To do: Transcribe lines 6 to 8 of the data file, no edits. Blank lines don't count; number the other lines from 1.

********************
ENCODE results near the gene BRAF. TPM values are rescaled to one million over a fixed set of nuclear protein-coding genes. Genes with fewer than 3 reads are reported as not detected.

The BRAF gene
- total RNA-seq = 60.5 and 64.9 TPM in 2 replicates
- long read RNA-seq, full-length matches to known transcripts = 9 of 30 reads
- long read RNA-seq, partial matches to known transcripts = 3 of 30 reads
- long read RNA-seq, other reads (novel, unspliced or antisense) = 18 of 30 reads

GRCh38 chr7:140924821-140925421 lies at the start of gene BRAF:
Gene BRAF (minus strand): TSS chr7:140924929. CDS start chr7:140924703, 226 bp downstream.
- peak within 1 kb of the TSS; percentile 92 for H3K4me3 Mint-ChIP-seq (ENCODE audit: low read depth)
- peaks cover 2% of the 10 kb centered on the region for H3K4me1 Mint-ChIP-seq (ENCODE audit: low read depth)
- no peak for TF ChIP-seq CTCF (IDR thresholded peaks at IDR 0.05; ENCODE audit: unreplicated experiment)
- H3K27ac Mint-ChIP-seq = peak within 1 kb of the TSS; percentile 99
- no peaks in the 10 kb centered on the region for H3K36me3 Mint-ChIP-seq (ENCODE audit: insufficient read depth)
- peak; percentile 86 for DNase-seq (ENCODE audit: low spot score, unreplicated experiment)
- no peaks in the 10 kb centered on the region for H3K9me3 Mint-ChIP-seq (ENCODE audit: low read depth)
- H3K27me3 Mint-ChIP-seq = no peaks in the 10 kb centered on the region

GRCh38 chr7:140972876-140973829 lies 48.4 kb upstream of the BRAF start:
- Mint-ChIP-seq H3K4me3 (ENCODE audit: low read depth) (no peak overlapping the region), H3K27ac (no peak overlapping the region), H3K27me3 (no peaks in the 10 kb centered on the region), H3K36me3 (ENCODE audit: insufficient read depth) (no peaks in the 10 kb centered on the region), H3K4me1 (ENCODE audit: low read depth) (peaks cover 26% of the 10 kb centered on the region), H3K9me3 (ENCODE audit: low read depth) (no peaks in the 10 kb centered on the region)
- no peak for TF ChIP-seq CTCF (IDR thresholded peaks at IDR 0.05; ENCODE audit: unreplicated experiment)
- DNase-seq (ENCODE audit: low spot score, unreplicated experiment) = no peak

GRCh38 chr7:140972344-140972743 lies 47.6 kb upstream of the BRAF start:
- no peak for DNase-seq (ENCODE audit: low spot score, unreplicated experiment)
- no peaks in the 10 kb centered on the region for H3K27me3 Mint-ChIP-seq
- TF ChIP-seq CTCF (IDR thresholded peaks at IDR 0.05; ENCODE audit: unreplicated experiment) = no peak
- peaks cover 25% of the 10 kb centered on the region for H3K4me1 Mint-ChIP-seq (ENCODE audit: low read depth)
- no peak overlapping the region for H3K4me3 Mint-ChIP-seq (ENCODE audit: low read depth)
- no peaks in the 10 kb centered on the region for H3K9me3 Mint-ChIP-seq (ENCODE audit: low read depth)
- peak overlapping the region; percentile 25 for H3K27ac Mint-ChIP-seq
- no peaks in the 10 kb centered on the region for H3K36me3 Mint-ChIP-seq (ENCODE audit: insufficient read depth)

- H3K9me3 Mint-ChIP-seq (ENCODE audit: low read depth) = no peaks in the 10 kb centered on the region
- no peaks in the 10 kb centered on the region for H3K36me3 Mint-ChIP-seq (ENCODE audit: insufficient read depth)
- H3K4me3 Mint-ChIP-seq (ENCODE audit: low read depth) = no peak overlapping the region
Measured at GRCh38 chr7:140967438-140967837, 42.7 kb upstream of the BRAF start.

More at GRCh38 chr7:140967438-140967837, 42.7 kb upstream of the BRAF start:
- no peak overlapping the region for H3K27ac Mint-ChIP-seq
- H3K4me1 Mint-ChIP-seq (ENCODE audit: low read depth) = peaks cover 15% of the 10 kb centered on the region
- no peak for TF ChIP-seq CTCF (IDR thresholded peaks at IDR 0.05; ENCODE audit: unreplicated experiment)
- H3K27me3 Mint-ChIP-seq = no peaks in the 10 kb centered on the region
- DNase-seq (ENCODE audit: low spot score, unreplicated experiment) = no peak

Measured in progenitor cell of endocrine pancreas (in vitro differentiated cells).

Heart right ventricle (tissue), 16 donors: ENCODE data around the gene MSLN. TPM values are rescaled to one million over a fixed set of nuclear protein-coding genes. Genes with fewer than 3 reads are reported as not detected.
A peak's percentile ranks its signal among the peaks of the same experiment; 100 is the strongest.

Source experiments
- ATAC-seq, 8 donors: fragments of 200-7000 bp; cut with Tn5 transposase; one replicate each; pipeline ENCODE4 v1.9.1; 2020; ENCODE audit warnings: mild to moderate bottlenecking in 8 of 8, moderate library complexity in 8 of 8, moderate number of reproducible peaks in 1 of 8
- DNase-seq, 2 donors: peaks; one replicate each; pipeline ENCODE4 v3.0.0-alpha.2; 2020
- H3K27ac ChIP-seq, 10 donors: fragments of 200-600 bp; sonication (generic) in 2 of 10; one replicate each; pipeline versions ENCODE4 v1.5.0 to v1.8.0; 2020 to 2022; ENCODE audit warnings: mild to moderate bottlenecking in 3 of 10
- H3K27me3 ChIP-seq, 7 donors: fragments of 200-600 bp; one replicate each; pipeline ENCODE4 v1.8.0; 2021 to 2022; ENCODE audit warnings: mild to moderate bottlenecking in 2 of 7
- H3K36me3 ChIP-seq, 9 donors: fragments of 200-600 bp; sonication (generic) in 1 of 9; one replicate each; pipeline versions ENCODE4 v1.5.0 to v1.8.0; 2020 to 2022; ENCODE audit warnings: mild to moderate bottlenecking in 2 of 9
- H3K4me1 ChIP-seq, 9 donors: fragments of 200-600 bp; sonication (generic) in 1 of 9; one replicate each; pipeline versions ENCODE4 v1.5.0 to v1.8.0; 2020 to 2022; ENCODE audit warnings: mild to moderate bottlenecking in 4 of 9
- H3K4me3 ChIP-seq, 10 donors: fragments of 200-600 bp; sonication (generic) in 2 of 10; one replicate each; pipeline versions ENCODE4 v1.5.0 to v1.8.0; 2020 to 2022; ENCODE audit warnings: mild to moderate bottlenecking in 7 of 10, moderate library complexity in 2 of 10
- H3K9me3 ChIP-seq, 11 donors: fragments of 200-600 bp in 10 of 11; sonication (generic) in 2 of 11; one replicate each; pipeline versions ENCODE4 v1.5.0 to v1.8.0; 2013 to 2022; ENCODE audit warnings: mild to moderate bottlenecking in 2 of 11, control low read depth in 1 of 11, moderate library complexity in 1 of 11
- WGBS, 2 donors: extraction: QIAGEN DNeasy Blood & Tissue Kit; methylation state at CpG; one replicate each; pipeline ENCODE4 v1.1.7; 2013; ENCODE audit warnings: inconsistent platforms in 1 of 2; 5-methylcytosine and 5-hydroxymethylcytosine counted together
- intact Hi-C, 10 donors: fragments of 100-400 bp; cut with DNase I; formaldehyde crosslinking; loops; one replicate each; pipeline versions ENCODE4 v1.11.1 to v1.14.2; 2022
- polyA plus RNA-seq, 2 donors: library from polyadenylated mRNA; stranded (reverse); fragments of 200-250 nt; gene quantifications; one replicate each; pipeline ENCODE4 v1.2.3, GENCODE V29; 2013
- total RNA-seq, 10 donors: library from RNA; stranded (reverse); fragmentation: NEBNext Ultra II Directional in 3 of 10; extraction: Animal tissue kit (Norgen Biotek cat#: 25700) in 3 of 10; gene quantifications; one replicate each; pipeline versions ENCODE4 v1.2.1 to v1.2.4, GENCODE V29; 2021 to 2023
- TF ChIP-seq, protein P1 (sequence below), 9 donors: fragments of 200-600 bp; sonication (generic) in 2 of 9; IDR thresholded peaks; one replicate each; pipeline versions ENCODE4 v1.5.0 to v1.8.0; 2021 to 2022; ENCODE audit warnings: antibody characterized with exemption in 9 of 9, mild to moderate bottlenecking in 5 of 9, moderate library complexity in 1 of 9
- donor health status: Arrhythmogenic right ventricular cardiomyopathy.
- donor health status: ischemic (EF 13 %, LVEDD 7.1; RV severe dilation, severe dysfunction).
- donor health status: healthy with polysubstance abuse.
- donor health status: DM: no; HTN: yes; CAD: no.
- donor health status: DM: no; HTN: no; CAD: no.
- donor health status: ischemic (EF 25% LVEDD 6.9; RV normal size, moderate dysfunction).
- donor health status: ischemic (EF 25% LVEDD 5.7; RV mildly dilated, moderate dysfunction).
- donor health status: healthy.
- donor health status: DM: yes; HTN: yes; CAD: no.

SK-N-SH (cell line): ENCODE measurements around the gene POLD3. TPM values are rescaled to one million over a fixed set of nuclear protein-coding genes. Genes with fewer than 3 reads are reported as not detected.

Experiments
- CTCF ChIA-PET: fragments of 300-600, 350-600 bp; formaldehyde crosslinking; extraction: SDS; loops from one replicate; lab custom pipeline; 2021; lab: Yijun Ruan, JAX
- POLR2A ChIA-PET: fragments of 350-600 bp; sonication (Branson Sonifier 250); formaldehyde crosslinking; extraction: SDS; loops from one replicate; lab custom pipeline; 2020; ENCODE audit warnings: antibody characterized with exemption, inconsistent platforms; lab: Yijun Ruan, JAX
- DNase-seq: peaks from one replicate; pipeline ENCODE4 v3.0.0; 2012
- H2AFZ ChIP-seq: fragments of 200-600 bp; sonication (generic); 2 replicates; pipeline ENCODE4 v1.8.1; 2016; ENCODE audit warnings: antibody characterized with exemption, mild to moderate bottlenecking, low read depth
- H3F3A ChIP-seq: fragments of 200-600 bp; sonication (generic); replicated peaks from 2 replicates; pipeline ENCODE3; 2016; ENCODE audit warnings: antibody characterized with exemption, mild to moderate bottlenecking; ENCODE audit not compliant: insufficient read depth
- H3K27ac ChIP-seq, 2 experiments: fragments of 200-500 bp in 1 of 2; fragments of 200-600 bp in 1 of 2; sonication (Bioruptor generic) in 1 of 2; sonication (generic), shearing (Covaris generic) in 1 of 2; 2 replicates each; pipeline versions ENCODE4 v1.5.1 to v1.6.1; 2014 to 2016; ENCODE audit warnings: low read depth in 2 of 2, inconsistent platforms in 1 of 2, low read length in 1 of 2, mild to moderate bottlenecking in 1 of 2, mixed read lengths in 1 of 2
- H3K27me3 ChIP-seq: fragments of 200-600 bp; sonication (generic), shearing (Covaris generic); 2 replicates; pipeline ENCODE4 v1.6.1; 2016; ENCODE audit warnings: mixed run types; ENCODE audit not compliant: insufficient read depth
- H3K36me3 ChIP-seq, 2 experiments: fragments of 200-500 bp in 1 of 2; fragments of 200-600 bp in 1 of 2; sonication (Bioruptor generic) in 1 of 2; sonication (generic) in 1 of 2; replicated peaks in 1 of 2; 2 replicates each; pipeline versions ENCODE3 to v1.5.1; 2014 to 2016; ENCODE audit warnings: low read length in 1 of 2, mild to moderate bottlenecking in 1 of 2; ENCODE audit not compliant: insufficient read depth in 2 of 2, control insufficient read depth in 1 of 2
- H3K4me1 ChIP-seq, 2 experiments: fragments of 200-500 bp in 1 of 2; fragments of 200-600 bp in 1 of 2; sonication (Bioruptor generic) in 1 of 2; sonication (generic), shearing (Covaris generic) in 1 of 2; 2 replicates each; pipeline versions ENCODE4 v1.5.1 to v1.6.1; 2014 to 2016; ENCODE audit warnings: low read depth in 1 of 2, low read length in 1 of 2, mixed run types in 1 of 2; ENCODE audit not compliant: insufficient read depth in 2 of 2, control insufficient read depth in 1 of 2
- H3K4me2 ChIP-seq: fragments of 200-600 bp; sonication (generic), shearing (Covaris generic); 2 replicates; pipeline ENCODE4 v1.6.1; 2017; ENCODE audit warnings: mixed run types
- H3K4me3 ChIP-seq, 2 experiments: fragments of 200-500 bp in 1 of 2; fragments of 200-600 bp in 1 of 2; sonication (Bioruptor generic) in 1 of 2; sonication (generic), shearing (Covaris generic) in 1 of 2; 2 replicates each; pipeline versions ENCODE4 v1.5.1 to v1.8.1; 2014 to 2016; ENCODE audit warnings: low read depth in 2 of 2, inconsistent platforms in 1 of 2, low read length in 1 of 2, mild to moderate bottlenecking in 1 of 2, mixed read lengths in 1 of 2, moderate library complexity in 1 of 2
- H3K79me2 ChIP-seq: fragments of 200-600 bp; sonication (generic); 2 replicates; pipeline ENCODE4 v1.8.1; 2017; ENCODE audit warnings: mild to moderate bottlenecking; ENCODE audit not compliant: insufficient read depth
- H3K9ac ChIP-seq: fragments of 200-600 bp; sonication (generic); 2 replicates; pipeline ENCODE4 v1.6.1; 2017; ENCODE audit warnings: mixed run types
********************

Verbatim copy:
- long read RNA-seq, other reads (novel, unspliced or antisense) = 18 of 30 reads

GRCh38 chr7:140924821-140925421 lies at the start of gene BRAF:
Gene BRAF (minus strand): TSS chr7:140924929. CDS start chr7:140924703, 226 bp downstream.